Conscientious Objector

Subject: Social studies
Summary: Students discuss the issue of what it means to be a conscious objector and debate three specific points about soldier’s rights. The lesson also involves reading and speaking tasks.
Activity length: Duration is approximately 90 minutes.

Students will be able to evaluate eight people’s opinions about a soldier who deserted, claiming the right to be a conscious objector.


Teacher prepares handouts of the reading task. Teacher divides the class into pairs. Prepare groups of 4 for part 2.


Part 1: Students read the opinion column “Does Gunner Williams deserve this sentence?” and write their own opinions. This is followed by sharing your opinion with your partner in pairs. They may try to reach a consensus.

Part 2: In groups of four, alter the following three recommendations until every person in the group agrees with them. For example, in group 1 you can insert not to produce the opposite. Teacher can change including to except. Teacher can make as many alterations as they wish.

  1. Soldiers should be allowed to be conscious objectors at any point, including during the conflict.
  2. Soldiers should be allowed to object to a specific conflict whether they are volunteers or conscripts.
  3. Soldiers should be allowed to openly question government policy before, during and after a conflict

Part 3: Each group persuades the others to join them. Each group continues to argue and alter their recommendations until everyone has joined the same group. Dynamic group debate. The purpose of this debate is for everyone in the class to agree to the same three recommendations.

  1. Each group tells the class its version of the recommendations.
  2. Individuals change to the group they agree with most. Groups who agree join together into a larger group.
  3. Each new group persuades other people to join it and moderates and adapts its recommendation in order to reach a compromise. As soon as you agree with a set of recommendations, join that group.
  4. The debate continues until everyone is in the same group and can endorse all three recommendations

Teacher supervises the activities and records language errors, without interfering in the activity. In a following lesson, these errors will be discussed and explanations will be provided The final set of recommendation will be written on the blackboard and a final conclusion will be drawn.

Additional notes:

Teacher should pre-teach some of the vocabulary related to discipline, legislation and legal rights.

Does Gunner Williams deserve this sentence?

On Wednesday 11th September 1991, Gunner Williams of the 27th Field Regiment of the Royal Artillery, was tried by court martial on one charge of desertion and two charges of conduct prejudicial to good order and military discipline, after having gone absent without leave from his regiment in Germany the day before he was due to leave for active service. He was found guilty on all charges, sentenced to fourteen months in jail and dismissed “with disgrace” from the army.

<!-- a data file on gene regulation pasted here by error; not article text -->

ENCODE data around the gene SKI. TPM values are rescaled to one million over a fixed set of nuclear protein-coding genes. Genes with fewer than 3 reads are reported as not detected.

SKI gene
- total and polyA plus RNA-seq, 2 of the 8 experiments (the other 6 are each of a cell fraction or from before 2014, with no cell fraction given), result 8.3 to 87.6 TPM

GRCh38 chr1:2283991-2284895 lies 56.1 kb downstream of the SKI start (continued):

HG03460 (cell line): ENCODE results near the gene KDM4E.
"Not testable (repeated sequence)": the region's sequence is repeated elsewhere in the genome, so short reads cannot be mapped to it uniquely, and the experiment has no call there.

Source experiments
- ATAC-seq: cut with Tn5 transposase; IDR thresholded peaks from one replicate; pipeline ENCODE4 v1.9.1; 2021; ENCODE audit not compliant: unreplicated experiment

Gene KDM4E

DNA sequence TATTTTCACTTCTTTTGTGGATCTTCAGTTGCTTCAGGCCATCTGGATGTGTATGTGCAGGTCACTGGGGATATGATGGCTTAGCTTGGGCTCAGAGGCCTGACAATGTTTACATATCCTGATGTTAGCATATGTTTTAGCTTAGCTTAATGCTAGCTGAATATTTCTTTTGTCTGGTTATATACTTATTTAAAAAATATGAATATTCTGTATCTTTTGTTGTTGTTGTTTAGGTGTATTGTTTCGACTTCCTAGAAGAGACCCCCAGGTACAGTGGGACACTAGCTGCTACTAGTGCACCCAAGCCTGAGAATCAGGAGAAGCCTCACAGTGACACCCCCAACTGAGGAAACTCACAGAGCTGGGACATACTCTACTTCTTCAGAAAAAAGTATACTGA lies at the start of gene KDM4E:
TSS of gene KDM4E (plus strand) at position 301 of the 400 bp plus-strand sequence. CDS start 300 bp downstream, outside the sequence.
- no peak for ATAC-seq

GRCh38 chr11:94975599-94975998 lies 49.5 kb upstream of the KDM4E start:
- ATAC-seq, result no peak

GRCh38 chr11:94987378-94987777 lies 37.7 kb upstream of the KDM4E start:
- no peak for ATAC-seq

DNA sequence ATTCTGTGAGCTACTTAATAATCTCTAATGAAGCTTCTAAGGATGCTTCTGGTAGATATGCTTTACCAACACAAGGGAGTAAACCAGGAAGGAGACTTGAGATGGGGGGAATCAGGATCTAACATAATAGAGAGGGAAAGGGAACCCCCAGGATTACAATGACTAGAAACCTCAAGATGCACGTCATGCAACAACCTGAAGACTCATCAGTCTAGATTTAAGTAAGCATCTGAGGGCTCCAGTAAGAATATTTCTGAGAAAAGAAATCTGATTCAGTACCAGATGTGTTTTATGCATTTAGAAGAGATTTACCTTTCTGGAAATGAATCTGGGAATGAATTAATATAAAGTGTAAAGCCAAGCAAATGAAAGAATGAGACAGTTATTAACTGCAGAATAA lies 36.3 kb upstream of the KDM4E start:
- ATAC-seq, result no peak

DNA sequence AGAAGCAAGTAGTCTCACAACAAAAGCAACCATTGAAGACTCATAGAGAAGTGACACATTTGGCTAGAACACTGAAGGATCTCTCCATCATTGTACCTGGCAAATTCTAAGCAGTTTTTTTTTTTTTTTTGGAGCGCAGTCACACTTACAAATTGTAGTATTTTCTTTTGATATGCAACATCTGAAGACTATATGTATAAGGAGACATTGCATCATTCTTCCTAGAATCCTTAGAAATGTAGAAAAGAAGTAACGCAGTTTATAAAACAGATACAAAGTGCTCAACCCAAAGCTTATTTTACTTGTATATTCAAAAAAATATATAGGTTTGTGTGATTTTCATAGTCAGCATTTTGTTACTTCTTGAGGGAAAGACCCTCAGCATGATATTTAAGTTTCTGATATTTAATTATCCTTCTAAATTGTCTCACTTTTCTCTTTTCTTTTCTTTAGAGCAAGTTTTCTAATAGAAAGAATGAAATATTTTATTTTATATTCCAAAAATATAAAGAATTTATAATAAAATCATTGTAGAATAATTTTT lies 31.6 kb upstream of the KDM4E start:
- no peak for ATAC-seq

Dr. Alan Borg, director general, Imperial War Museum: “A couple of hundred years ago, I think he would have been shot – in those days they didn’t take too kindly to soldiers disobeying orders. He was presumably aware of the possible consequences of his actions, so he must accept them.”

Ian Lavender, Dad’s Army actor: “I sympathize with him, though I think his timing was very poor. Why wait for a time of conflict to make his feeling known? But I don’t think anyone should go to prison for a moral judgment. I wouldn’t like to lose 14 months of my life.”

Penny Dunman, counselor and mother of Gulf serviceman: “I was staggered by my son’s courage, which came through in the letters he sent to us from the Gulf. Gunner Williams is also a brave man to act according to his conscience. I admire anybody who stands up for to be counted against popular opinion.”

Tom Slizelki, assistant editor, Soldier of Fortune magazine: “He’s getting off pretty lightly. I’m just about sick of cry-babies who join up for the educational and training benefits then cry off and say “oh, no, no, no” when they are actually asked to do something. You can’t join the Army then demand to be reclassified as a conscientious objector when things get rough.”

Violet Oliver, WRVS volunteer: “He should have thought about it before he joined. I was 17 when I was conscripted into the ambulance service in the last war. There were man working with us who were conscientious objectors, but they made their minds up early on. They didn’t join the army and then walk out.”

Dr Barrie Paskins, senior lecturer in war studies: “People who object to a particular war traditionally do get short shrift: there has always been more leniency to those who believe all wars are unjust. People can’t be picky about obeying orders, but I think the Army have handled this in a pretty flat-footed way.

Celia Pease, editor, Far East Prisoner of War newsletter: “Why on earth did he join the Army if he didn’t expect to face action? People say it wasn’t our war, that it wasn’t our country that was invaded, but Poland wasn’t our country in the last war either.